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show the Arikara people living in what is now South Dakota during the
1500s. Throughout the early 1700s, Sioux and Cheyenne moved into the
area. By the 1800s, only the
Sioux remained; they had forced all other tribes from South Dakota.
Cavelier claimed land by the Mississippi River in 1682.
This land called Louisiana, included South Dakota.
In 1743, French-Canadian explorers traveled along the Missouri
River. They became the first
known white persons to visit South Dakota.
1803, the United States bought Louisiana from France.
The following year Meriwether Lewis and William Clark were sent to
explore the Louisiana Territory. The
abundance of animals they found encouraged fur companies to set up trading
posts along the Big Sioux, Vermillion, James, and Missouri Rivers.
The most important was built in 1817 at the mouth of the Bad River.
settlement of South Dakota began in 1858.
The Sioux Indians signed peace treaties and moved onto reservations
east of the Missouri River. In
1861, Congress created the Dakota Territory.
It consisted of what are now North Dakota, South Dakota, and most
of Wyoming and Montana.
the mid-1860s, gold was discovered in Wyoming.
The U.S. Army built military posts, and surveyed land to build a
road through Sioux hunting grounds into Wyoming.
The Sioux believed this would ruin their hunting grounds and began
a series of raids known as Red Cloud’s War.
In 1868, the Laramie Treaty created the Great Sioux Reservation. This gave the Sioux all of South Dakota west of the Missouri
1874, General George Custer led soldiers into the Black Hills.
The discovery of gold brought several prospectors into Indian
Territory; they founded the towns of Lead and Deadwood.
This invasion led to several Indian attacks organized by Crazy
Horse and Sitting Bull. In
1876, a new treaty was signed that gave Black Hills to the U.S. sent most
of the Sioux to western South Dakota.
Other battles followed. One
of the last and bloodiest occurred on Dec. 29, 1890 at Wounded Knee Creek. More than 200 Sioux Indians were massacred and 25 soldiers
of settlers flocked into South Dakota during the late 1870s.
Railroads soon reached the Missouri River and by 1886 railroads had
reached Black Hills. New
towns were established along the railroad tracks by farmers, cattle
ranchers, and those in search of gold.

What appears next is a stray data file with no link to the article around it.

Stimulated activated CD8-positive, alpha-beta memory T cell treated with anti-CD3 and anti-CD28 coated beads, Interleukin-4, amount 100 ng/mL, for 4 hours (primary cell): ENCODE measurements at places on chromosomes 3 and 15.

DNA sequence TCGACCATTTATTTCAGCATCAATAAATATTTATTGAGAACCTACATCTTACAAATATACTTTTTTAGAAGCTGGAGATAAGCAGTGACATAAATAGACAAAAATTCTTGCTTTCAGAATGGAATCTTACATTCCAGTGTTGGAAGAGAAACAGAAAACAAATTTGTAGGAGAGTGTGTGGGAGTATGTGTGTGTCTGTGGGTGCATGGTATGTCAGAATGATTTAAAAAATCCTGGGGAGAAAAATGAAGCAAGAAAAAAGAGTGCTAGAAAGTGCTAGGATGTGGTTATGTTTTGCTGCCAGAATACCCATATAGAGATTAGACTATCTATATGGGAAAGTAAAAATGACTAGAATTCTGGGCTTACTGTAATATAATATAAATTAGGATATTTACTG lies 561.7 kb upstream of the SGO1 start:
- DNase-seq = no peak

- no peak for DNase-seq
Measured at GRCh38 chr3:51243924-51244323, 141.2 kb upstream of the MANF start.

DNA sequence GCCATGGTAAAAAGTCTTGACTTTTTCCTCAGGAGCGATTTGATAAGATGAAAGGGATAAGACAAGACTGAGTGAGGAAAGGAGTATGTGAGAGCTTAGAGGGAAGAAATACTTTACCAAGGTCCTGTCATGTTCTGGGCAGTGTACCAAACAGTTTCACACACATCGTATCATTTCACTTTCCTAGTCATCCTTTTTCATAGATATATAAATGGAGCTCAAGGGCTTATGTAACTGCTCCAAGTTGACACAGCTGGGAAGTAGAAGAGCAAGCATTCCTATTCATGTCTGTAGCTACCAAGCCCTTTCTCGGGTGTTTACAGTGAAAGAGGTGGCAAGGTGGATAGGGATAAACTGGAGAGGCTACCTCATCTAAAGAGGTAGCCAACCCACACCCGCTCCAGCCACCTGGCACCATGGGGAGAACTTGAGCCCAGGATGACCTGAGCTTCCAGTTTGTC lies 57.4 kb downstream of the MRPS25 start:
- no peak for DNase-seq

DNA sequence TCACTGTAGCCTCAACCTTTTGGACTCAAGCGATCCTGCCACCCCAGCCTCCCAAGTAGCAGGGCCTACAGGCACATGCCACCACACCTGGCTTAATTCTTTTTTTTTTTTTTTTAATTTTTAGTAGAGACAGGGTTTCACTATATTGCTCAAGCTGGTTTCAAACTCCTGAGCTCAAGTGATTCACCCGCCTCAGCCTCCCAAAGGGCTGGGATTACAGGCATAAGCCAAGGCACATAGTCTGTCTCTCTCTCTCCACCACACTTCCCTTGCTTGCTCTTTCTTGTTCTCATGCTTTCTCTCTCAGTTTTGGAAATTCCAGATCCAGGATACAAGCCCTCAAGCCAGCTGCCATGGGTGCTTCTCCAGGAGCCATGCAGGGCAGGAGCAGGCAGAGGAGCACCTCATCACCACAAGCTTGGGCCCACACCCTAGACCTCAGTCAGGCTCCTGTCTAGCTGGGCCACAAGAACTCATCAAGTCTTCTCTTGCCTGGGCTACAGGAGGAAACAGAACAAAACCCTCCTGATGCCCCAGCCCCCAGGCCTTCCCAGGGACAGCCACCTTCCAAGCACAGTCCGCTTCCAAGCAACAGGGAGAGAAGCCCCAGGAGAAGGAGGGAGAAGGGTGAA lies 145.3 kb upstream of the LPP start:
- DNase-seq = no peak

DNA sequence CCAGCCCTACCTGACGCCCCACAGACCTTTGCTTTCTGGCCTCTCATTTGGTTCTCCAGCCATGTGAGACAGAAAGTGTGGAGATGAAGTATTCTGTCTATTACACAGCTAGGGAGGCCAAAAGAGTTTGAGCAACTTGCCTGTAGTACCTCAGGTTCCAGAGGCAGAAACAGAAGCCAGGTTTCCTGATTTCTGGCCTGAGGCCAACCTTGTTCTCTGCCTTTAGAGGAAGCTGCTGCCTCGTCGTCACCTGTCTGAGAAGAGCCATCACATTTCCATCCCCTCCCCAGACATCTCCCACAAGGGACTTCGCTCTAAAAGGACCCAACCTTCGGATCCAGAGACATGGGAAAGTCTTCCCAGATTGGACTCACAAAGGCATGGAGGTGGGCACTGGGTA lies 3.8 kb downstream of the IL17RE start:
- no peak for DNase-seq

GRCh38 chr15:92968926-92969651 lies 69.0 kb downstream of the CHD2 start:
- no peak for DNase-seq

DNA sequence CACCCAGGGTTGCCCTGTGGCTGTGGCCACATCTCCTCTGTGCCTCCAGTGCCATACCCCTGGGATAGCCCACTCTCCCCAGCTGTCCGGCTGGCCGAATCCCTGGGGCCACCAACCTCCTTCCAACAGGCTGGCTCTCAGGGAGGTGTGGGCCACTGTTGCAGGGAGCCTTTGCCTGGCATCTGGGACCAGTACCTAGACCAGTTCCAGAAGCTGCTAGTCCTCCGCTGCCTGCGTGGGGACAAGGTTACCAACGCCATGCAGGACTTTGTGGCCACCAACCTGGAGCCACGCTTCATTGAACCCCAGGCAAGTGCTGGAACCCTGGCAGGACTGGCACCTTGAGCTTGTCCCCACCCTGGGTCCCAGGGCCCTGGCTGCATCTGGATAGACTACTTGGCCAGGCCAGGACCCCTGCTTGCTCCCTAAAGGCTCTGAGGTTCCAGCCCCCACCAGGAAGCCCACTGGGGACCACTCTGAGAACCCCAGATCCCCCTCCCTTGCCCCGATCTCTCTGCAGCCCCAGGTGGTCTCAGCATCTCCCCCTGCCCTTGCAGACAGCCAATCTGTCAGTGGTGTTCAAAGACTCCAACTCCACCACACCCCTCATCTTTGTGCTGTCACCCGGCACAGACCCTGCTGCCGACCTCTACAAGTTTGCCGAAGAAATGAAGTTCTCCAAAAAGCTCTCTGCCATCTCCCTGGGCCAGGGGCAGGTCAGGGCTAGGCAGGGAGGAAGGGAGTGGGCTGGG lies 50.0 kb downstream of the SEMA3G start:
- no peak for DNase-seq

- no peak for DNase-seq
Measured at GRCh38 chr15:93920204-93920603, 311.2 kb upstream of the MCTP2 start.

In February 1889, Congress divided the Dakota Territory and
established the now present-day boundaries.
On Nov. 2, 1889, South Dakota became the 40th state of
the United States.
severe drought stopped many from moving to South Dakota during the late
1800s. The drought ended ten years later, but the economy continued
to experience huge ups and downs during the early 1900s. As the federal government opened Indian land for white
settlement, the population of South Dakota reached almost 584,000 people
in 1910. The following year,
drought again caused many to lose land and leave South Dakota.
U.S. entered World War I in 1917, land and crop prices doubled in South
Dakota. The drought ended for a time during the 1920s, but returned
in 1930. South Dakota not
only experienced its worst drought in history during this time, but a
grasshopper plague and huge dust storms from the dry soil.
The Great Depression (1929-1939) also caused thousands of South
Dakotans to lose their jobs and their land.
federal government strived to help farmers in South Dakota through a
program called the New Deal. It
provided jobs in the Black Hills forests and gave money to construct
bridges and schools. During World War II (1939-1945), 67,000 South Dakotans served
in the armed forces. The U.S.
Army built bases in Sioux Falls, Pierre, and Rapid City.
This provided new jobs to the state.
end of the war, many were unemployed.
Increased use of farm machinery led several to look for work in the
city. Thousands could not find employment and many left the state.
Since that time, state leaders have strived to diversify South
Dakota’s economy. The
Pick-Sloan Missouri Basin Program created four major dams throughout the
state to provide electricity, flood control and irrigation.
These dams created the “Great Lakes of South Dakota.”
New interstate highways and lakes made tourism the second largest
industry after agriculture.